New Laws on Mental Health in India: Everything You Want to Know About It
Mental Health Laws reformed in India. (Photo Courtesy: Pexels)

In the year 2016, the parliament passed the Mental Health Care Bill which aimed to seek better healthcare facilities, laid down the rules and rights of persons having any kind of mental illnesses in India. This bill is better and has a more comprehensive take towards mental illness and has now replaced the older Act which came into existence in the year 1987.

In a country like India, where about 1 in every 10 people is reportedly receiving treatment for mental illnesses and so many others are still in the need of such treatment, such a bill is much needed. The Mental Health Care Act, 2017 has come into effect from May 30, 2018, and carries some vital changes in the way we see and treat people with mental illness:

Here are the changes made in the Mental Health Act 1987:

1. The Mental Healthcare Act 2017 decriminalises the attempt to commit suicide. It will also make sure that ones who have attempted suicide are offered opportunities to rehabilitate by the government.

2. This act seeks to provide access to affordable health care for everyone. It says, 'Every person shall have a right to access mental health care and treatment from mental health services run or funded by the appropriate Government.'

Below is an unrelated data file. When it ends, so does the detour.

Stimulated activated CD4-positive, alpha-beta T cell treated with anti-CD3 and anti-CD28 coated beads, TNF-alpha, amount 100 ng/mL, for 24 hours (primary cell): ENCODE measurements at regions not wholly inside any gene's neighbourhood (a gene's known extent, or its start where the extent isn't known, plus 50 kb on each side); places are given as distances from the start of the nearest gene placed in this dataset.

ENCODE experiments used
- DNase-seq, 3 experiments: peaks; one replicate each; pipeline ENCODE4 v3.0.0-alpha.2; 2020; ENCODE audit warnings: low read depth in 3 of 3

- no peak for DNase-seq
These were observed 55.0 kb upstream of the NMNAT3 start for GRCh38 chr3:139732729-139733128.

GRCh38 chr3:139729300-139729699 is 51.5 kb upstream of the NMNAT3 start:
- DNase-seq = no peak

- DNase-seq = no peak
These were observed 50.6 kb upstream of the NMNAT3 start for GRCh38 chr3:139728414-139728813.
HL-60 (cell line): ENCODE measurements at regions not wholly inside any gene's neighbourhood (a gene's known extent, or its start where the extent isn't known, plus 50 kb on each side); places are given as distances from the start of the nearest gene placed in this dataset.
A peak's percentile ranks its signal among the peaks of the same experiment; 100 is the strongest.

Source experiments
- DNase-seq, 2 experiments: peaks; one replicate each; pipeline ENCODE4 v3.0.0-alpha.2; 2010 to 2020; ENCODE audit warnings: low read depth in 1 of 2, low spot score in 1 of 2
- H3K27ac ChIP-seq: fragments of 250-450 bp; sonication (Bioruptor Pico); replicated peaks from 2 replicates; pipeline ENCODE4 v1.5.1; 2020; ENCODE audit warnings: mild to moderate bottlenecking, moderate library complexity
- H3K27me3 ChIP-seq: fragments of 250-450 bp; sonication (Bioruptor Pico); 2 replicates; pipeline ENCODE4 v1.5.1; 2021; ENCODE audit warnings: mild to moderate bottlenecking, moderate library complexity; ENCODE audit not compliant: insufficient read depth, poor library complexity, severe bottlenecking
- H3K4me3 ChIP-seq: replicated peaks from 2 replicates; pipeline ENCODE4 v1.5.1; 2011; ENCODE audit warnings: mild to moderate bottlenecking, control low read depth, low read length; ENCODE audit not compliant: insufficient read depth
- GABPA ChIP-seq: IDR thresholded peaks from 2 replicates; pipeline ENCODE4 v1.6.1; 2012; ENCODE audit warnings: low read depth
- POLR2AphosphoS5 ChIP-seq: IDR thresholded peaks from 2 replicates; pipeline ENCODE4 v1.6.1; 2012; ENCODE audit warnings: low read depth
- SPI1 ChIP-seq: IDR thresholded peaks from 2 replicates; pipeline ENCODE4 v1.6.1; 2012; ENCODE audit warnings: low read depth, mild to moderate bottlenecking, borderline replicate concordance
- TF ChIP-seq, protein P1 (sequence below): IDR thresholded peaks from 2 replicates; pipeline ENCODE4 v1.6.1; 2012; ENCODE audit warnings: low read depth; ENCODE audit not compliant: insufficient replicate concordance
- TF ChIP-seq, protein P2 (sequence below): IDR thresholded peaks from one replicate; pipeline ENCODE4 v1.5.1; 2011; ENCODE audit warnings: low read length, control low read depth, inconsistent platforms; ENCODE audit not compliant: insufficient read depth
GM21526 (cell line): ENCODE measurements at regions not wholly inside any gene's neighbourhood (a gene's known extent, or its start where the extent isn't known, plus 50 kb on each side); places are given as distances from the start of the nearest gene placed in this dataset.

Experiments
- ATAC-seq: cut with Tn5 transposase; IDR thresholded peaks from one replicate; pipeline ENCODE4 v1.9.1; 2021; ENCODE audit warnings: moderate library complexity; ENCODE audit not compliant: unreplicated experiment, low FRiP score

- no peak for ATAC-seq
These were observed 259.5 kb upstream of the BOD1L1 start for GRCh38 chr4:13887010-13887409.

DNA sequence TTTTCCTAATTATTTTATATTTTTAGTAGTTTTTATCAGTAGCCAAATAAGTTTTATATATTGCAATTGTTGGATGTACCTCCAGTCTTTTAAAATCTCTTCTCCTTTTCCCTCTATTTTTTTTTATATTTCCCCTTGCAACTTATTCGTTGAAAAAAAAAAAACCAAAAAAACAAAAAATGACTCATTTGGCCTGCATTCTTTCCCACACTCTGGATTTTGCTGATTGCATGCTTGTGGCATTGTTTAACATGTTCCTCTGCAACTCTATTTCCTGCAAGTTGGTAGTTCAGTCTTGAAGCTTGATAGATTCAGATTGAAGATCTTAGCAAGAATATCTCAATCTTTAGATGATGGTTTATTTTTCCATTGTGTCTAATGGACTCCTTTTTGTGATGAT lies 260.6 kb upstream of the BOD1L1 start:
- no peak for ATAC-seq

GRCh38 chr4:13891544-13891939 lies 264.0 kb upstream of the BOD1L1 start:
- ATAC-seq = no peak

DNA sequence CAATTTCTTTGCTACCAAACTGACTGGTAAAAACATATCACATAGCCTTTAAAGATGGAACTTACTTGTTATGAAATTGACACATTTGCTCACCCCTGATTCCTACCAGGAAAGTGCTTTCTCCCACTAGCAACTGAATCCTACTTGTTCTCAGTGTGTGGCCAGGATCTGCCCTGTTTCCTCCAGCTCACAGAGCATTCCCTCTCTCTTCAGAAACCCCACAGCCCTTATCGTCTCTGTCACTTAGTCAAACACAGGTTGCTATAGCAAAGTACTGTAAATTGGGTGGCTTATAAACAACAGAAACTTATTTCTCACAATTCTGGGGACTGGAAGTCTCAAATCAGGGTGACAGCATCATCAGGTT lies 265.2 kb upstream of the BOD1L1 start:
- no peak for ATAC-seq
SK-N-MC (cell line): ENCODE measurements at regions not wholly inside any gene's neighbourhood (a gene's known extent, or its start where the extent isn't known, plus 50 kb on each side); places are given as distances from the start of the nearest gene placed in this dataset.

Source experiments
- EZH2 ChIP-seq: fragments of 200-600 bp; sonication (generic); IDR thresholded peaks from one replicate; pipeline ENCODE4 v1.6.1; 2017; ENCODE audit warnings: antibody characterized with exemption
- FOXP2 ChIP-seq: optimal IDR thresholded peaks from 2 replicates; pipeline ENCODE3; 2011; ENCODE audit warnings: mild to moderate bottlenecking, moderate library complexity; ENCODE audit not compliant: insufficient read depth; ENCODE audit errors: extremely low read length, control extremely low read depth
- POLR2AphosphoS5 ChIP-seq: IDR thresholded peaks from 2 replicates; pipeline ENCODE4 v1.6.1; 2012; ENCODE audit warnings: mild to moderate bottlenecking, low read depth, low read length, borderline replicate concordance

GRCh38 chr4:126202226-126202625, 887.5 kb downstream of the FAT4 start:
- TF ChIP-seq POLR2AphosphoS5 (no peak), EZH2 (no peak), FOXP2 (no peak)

3. The Act seeks to restrict the usage of Electroconvulsive therapy (ECT)/ Shock treatment, muscle relaxants, anaesthesia and completely them banned for kids. Further, sterilising patients or any kind of abuse like chaining or any in any other cruel way is barred.

4. The 2017 Act seeks to allow people with mental illness to make decisions regarding their health and procedures they want to opt for, provided they have the appropriate knowledge to do so. They might even opt for representatives who can make decisions for them.

5. The Act aims to provide equal rights to people suffering from mental illness in terms of access to healthcare and treatment. Moreover, insurers must make provisions for medical insurance for the treatment of mental illness equal to that of physical ailments.

6. The act also outlines the responsibilities of other agencies such as the police. The act vouches to help deal with the stigma attached to mental illness as well while outlining a few measures to help achieve them.

7. The act seeks to provide the right to confidentiality to the people suffering from mental illness, which means, such a person will not have to share the details of the illness or treatment to anyone, even to the doctors up to some extent. Media too doesn't have the right to post anything without their consent.

7. Right to live in a community without any discrimination is another right that this act seeks to provide the people with mental illness with. The government may even take legal action against the offenders.

Another right laid down by the act that empowers motherhood is the right of a mother under the supervision of a mental health care institution cannot be parted from her child who is less than three years old unless the severity of her condition poses a threat to the child's life or health. Do you think there's room for further reforms? Let us know in the comment section below.